What is Fascia?
"There is no such thing as a muscle." That is a revolutionary
statement from a physical therapist with over 30 years of
experience.... every muscle of the body is surrounded by a smooth
fascial sheath, every muscular fascicle is surrounded by fascia, every
fibril is surrounded by fascia, and every microfibril down to the
cellular level is surrounded by fascia. Therefore, it is the fascia that
ultimately determines the length and function of its muscular
-John F. Barnes, P.T.
Fascia is composed of collagen, elastin and the polysaccharide gel
complex, or ground substance. These form a three-dimensional,
interdependent system of strength, support, elasticity, and cushion.
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Fascia is essentially all
of the connective tissue
in the body...
Copyright 2011, Ronald E. Reach. Georgia Massage Therapist License MT005438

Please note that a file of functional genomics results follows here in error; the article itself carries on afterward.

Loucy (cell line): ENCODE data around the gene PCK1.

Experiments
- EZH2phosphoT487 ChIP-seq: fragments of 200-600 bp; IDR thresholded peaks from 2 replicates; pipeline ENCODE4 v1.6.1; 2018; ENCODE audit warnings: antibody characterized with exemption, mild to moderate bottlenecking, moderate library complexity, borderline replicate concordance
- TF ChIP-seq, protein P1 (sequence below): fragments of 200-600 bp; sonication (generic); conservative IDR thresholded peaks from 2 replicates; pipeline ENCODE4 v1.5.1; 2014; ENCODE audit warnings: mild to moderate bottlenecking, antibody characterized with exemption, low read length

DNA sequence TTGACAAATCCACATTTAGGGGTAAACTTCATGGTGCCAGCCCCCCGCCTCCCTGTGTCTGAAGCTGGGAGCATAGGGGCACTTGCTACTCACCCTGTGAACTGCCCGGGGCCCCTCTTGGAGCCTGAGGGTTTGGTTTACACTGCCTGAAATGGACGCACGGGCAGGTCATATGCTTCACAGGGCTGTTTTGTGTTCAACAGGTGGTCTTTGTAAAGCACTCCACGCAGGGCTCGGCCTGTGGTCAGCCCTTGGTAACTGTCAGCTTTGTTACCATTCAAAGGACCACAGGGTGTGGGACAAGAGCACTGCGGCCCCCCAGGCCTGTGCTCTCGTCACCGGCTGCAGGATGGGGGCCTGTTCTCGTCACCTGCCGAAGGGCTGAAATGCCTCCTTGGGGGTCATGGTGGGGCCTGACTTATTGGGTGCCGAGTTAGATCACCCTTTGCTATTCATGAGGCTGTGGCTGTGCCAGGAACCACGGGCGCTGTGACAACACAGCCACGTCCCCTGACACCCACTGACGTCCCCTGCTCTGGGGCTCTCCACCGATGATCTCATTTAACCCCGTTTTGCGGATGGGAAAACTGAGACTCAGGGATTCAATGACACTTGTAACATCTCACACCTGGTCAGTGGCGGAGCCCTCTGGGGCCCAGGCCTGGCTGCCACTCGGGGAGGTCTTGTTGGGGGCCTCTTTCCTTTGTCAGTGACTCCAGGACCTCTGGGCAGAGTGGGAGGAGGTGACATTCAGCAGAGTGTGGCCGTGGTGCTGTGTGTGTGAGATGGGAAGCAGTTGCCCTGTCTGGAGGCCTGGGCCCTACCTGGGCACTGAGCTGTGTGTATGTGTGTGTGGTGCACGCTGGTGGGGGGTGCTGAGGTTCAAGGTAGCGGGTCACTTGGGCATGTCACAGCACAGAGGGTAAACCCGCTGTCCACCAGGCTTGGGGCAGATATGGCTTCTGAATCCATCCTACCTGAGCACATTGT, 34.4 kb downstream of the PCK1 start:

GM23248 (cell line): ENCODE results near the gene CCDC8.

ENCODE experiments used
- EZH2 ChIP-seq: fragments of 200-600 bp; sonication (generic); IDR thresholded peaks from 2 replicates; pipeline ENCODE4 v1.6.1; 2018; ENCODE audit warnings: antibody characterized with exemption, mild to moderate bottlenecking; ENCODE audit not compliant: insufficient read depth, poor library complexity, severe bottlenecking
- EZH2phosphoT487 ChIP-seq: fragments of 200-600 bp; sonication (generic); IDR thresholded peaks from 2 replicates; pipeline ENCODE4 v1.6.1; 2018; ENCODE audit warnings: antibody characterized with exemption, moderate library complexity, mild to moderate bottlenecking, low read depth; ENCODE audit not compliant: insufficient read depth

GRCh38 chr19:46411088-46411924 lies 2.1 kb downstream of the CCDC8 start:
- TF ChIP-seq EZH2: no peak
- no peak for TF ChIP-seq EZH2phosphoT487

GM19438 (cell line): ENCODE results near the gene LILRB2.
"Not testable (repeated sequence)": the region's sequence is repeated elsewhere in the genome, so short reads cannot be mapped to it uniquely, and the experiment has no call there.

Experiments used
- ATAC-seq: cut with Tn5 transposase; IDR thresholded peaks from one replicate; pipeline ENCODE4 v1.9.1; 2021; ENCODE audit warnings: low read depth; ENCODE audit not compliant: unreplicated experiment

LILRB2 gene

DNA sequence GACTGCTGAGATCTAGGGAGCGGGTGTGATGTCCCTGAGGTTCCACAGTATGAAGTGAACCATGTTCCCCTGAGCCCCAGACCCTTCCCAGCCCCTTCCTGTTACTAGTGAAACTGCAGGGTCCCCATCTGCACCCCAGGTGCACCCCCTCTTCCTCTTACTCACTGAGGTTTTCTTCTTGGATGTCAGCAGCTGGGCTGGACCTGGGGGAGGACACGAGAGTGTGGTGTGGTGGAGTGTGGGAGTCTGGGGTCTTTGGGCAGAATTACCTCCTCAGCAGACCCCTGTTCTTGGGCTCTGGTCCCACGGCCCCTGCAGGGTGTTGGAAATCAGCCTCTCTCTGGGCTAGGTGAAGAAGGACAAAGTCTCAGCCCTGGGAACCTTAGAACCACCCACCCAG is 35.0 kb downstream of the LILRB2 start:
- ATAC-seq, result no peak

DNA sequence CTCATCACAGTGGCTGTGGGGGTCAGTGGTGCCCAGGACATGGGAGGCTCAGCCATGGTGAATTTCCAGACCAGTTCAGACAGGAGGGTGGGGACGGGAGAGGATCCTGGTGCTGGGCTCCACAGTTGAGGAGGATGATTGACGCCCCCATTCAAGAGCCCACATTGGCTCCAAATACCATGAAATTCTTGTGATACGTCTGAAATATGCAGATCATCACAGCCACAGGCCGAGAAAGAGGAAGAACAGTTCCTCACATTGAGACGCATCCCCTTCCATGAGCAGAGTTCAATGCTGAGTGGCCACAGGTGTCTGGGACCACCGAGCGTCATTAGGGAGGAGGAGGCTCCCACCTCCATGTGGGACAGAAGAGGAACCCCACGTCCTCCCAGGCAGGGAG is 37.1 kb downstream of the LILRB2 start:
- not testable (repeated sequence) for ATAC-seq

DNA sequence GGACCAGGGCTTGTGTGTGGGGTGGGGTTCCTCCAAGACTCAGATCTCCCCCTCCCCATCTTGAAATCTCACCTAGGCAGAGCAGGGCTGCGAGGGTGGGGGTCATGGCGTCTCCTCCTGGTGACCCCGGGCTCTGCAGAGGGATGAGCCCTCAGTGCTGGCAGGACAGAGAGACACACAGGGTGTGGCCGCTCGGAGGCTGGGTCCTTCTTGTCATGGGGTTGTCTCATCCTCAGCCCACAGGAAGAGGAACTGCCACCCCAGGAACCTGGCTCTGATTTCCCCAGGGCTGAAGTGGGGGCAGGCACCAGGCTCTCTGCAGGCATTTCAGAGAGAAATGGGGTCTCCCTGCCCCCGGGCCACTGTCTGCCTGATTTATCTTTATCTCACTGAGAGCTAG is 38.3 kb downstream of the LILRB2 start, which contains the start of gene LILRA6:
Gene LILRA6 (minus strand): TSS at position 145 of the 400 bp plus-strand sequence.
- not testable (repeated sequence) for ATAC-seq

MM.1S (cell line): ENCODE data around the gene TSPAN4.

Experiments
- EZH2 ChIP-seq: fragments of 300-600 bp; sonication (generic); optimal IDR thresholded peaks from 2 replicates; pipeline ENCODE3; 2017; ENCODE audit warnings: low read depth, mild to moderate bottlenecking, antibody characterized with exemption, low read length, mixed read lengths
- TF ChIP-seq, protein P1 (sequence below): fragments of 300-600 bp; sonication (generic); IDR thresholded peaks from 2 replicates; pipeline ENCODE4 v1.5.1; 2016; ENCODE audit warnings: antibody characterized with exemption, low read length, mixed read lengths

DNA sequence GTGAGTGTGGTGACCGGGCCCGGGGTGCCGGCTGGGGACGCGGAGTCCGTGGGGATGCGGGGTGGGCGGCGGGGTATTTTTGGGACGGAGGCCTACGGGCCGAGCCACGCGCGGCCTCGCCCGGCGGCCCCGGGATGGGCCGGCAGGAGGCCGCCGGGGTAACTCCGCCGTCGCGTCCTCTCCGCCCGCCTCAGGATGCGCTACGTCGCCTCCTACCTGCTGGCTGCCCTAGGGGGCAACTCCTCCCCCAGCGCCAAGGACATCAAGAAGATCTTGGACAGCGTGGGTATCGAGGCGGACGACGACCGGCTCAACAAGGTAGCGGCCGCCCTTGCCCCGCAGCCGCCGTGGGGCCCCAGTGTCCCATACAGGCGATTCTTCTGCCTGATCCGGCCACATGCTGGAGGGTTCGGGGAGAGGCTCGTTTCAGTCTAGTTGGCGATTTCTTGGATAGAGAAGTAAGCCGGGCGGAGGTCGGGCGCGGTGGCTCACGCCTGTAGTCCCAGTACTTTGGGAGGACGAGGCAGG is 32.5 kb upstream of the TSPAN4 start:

Imagine the fascia in your body like a
spider's web or a sweater. It surrounds
every muscle, bone, nerve, and artery, as
well as our internal organs including the
heart, lungs, brain and spinal cord. Each
part of the entire body is inextricably
connected to every other part by the
fascia, like yarn in a sweater.
What is really interesting is that fascia is an uninterrupted, three-dimensional web
of tissue that extends from head to toe, from front to back, from interior to exterior.
In a normal healthy state the fascial system maintains the body in equilibrium
through a delicate balance of tension and elasticity. The fascia is relaxed and
wavy in configuration and has the ability to stretch and move without restriction,
while still supporting the alignment of bones.
When one experiences physical trauma, emotional trauma, scarring, surgery or
inflammation the fascia looses its pliability and restrictions begin to accumulate
over time. These myofascial restrictions start to exert abnormal pressure on bones,
joints, nerves, blood vessels and organs, which unbalance the system and create
pain both locally and in seemingly unrelated areas of the body. Restrictive tissue
has the ability to create up to 2,000 pounds of pressure on a single nerve. Often
the true cause of pain is overlooked by conventional medical practitioners because
fascia does not show up on ordinary diagnostic tests.